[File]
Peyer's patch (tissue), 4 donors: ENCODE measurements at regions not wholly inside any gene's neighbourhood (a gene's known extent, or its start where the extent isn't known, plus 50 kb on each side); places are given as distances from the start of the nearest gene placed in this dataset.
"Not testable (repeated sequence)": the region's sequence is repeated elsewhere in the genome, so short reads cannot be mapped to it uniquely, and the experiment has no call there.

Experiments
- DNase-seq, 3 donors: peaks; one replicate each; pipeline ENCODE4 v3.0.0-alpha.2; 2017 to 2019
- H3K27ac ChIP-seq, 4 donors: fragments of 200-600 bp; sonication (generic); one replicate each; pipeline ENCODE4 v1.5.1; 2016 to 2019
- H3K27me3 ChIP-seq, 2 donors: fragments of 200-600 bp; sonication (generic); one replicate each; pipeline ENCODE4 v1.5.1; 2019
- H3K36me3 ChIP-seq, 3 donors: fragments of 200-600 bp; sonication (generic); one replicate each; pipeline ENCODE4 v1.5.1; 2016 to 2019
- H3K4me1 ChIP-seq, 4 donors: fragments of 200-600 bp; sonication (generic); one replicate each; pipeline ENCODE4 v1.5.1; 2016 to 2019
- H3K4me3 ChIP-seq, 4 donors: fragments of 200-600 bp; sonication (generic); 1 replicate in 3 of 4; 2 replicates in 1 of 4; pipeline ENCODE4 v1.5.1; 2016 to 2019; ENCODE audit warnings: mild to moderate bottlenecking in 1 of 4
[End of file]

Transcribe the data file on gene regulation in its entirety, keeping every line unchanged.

Peyer's patch (tissue), 4 donors: ENCODE measurements at regions not wholly inside any gene's neighbourhood (a gene's known extent, or its start where the extent isn't known, plus 50 kb on each side); places are given as distances from the start of the nearest gene placed in this dataset.
"Not testable (repeated sequence)": the region's sequence is repeated elsewhere in the genome, so short reads cannot be mapped to it uniquely, and the experiment has no call there.

Experiments
- DNase-seq, 3 donors: peaks; one replicate each; pipeline ENCODE4 v3.0.0-alpha.2; 2017 to 2019
- H3K27ac ChIP-seq, 4 donors: fragments of 200-600 bp; sonication (generic); one replicate each; pipeline ENCODE4 v1.5.1; 2016 to 2019
- H3K27me3 ChIP-seq, 2 donors: fragments of 200-600 bp; sonication (generic); one replicate each; pipeline ENCODE4 v1.5.1; 2019
- H3K36me3 ChIP-seq, 3 donors: fragments of 200-600 bp; sonication (generic); one replicate each; pipeline ENCODE4 v1.5.1; 2016 to 2019
- H3K4me1 ChIP-seq, 4 donors: fragments of 200-600 bp; sonication (generic); one replicate each; pipeline ENCODE4 v1.5.1; 2016 to 2019
- H3K4me3 ChIP-seq, 4 donors: fragments of 200-600 bp; sonication (generic); 1 replicate in 3 of 4; 2 replicates in 1 of 4; pipeline ENCODE4 v1.5.1; 2016 to 2019; ENCODE audit warnings: mild to moderate bottlenecking in 1 of 4